1. You've carved out an interesting, diverse post-media/new-media existence for yourself (between the radio show, the novel-writing, the variety show, VSL...) Is there something new about the way in which artists/writers need to diversify their creative portfolios to survive independently?
My "diverse post-media/new-media existence," as you call it, is really not so much a conscious 21st-century strategic choice, but a function of the fact that I've always had diverse interests. Back in the pre-internet 80s and early 90s, I was simultaneously writing for and editing old magazines and starting new magazines, working on independent humor/comedy projects, and producing TV. But more generally, yeah, I think as a practical matter these perpetually-"disrupted" days, it behooves most creators more than ever to put their eggs in more than one basket.
2. The very language we use now ("creatives", "portfolios") to talk about this subject seems to be a sub-genus of market-obsessed corporate speak. But insofar as artists these days need to be one-man marketing/advertising/promotional/financial teams, is that necessarily a bad thing? As trite as it may be, is the "marketplace of ideas" a useful framework, and one that we're stuck with anyway?
There's a good *side* to the one-man-band self-promotional requirements, in that the old paradigm tended to infantilize authors and artists. Self-reliance is required (again). On the other hand, of course, there's a risk of the promotional stuff becoming an end in itself, and sucking too much time and energy away from the making-of-stuff.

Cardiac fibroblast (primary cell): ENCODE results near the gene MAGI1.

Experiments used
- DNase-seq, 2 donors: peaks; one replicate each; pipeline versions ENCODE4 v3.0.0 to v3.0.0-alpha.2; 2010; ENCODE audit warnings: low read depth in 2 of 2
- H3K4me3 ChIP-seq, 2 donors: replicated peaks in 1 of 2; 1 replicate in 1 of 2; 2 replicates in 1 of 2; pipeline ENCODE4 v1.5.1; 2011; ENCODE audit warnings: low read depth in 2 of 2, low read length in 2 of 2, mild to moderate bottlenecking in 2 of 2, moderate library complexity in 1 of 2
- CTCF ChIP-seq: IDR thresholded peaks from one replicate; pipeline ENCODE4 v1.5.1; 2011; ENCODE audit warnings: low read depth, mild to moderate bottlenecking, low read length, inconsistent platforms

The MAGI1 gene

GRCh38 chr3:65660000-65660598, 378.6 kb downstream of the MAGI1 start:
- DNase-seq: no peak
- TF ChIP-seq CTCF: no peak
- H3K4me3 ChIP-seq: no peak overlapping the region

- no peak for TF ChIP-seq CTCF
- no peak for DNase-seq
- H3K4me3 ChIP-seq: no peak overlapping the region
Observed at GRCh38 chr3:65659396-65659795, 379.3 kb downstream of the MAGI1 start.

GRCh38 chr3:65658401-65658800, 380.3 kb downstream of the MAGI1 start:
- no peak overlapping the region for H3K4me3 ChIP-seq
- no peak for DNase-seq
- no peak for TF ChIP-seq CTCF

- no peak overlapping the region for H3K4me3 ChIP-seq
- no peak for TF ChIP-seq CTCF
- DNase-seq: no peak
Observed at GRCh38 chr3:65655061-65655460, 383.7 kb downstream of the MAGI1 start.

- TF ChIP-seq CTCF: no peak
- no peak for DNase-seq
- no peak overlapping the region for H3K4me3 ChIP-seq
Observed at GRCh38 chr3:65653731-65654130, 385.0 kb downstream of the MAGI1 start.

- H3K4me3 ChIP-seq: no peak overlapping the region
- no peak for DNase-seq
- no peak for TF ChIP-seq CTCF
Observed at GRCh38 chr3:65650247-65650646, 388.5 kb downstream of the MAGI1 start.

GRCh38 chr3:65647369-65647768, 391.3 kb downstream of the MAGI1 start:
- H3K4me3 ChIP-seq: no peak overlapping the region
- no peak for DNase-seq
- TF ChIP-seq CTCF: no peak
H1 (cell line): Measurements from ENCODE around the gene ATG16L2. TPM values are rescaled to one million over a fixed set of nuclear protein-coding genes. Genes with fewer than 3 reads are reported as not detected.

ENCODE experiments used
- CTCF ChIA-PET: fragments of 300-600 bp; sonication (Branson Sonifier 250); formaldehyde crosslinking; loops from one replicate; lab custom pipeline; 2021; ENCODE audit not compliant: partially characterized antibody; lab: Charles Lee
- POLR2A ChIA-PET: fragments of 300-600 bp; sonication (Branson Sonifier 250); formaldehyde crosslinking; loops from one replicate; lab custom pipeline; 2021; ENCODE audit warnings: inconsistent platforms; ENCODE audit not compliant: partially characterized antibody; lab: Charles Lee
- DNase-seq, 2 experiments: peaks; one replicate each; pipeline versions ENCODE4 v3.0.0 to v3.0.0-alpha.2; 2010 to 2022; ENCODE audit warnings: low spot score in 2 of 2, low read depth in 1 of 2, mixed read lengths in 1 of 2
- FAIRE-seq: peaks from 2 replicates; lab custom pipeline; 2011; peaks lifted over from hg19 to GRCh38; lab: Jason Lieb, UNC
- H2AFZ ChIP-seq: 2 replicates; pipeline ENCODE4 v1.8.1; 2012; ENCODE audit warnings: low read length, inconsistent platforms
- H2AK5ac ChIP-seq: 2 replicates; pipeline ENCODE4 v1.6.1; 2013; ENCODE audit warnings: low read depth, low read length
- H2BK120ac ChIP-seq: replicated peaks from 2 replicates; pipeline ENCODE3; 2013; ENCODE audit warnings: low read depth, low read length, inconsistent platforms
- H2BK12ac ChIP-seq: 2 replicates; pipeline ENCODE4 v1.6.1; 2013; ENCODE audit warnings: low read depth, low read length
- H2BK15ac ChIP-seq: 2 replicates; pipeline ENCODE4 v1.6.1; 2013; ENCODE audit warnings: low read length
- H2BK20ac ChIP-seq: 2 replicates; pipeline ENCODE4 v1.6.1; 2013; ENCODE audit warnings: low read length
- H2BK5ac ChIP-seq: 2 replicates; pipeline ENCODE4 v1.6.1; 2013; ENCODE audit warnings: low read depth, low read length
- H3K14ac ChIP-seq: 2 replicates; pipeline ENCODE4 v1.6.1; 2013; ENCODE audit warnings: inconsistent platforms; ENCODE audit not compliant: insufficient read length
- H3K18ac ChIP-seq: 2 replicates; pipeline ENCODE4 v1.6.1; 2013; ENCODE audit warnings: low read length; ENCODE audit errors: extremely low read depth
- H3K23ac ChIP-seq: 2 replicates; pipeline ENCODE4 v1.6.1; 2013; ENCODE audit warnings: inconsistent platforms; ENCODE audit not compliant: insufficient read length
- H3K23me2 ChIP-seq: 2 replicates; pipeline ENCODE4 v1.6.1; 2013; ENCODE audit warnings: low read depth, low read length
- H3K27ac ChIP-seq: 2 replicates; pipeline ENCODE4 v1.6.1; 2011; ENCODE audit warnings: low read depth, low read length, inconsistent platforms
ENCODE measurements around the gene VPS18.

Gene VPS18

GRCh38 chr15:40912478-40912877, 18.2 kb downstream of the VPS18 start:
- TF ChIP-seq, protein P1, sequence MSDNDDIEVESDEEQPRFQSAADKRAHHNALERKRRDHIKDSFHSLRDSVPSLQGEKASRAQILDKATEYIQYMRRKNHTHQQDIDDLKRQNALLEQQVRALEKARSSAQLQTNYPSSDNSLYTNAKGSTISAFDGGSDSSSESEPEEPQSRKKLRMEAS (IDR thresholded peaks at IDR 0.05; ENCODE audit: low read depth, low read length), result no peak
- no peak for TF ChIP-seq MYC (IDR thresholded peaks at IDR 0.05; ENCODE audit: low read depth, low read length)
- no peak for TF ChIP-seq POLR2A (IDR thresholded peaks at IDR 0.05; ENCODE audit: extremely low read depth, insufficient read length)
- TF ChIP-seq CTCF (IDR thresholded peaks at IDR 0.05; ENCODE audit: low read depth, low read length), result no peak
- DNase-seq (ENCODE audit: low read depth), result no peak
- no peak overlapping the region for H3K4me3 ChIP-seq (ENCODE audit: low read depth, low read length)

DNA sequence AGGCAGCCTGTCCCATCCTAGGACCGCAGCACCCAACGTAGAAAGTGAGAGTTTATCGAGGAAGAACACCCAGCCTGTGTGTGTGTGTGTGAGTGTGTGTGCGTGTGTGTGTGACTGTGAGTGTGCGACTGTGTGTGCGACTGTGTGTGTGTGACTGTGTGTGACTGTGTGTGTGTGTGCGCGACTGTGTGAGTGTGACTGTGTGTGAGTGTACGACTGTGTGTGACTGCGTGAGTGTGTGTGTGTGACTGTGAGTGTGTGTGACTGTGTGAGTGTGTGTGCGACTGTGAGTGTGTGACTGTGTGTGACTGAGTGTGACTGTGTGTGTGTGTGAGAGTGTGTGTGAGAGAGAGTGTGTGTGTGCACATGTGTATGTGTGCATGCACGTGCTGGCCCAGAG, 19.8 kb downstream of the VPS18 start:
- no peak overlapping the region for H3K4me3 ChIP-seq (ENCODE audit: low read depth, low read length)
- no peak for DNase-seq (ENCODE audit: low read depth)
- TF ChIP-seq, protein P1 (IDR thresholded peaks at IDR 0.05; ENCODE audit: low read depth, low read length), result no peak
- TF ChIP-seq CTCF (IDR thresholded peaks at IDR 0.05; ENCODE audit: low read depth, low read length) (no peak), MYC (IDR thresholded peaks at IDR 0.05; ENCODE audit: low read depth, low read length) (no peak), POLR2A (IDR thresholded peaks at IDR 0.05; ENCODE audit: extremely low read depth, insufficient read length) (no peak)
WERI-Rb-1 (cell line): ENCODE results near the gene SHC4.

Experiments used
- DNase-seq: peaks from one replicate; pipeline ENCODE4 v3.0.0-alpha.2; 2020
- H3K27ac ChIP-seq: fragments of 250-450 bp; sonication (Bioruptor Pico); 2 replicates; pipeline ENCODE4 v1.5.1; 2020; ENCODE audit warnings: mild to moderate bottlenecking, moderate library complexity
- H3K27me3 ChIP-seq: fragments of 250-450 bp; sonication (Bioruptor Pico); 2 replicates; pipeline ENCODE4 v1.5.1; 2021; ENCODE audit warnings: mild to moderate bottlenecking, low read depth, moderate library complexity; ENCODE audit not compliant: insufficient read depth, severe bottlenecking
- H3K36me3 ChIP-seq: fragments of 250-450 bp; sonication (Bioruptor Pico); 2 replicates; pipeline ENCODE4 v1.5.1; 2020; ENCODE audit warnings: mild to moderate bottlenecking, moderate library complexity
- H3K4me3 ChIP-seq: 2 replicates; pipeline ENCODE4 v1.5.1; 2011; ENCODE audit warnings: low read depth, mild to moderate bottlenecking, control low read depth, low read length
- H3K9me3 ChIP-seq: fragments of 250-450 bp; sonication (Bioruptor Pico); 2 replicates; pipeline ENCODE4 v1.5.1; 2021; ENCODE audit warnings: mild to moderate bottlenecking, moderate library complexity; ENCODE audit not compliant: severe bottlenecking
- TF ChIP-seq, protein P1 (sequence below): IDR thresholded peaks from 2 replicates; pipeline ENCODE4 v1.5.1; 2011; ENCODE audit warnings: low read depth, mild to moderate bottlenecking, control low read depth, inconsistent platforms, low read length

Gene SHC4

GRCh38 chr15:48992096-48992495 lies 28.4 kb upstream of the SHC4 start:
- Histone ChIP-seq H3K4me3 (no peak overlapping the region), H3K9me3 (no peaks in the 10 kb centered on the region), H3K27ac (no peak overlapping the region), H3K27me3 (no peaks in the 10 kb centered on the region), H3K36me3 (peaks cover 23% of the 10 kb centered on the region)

3. Going one step further, there is now (at least to my eyes) an almost Faustian bargain in this country between artists and advertising money. When our finest filmmakers (Wes Anderson) and greatest artists take paid commissions to spend time hawking products, are we all losing something? Or am I naive to think there's a better way for society to compensate its artists?
Short answer: yes, the market-maniacal hypercapitalism of the last 30 years gets a little gross sometimes. On the other hand, Ralph Waldo Emerson and Charles Dickens constantly toured, and Walt Whitman wrote an anti-drinking novel for the money; Frank Lloyd Wright and Picasso were canny self-promoters; F. Scott Fitzgerald appeared in magazine ads promoting beauty contests; Richard Wright became the first bestselling modern African-American novelist thanks to the Book-of-the-Month Club. And is being paid by a university to teach MFA students who will never earn a living as writers or artists not its own form of Faustian bargain?
Yes, but. Louis CK and Radiohead were made famous by big corporate gatekeepers before they started eliminating middlemen. We have yet to see how and if that works on a large scale and at the non-superstar level, especially in cultural realms outside pop music and comedy. Let's talk in 10 years.
5. Is there a paradigm shift here? Or is digital technology just a faster and better way for artists to make a living the same way they've been doing for centuries (patronage, hustling the art, advertising, etc.)? Are we made too easily breathless by this or that new platform?
Probably both a paradigm shift and a reversion to the old ways. We are definitely not in the 20th century anymore. It is, in its way, a real-life steampunk phenomenon: pre-modern patronage and hard-selling and hustling but now equipped with futuristic tools.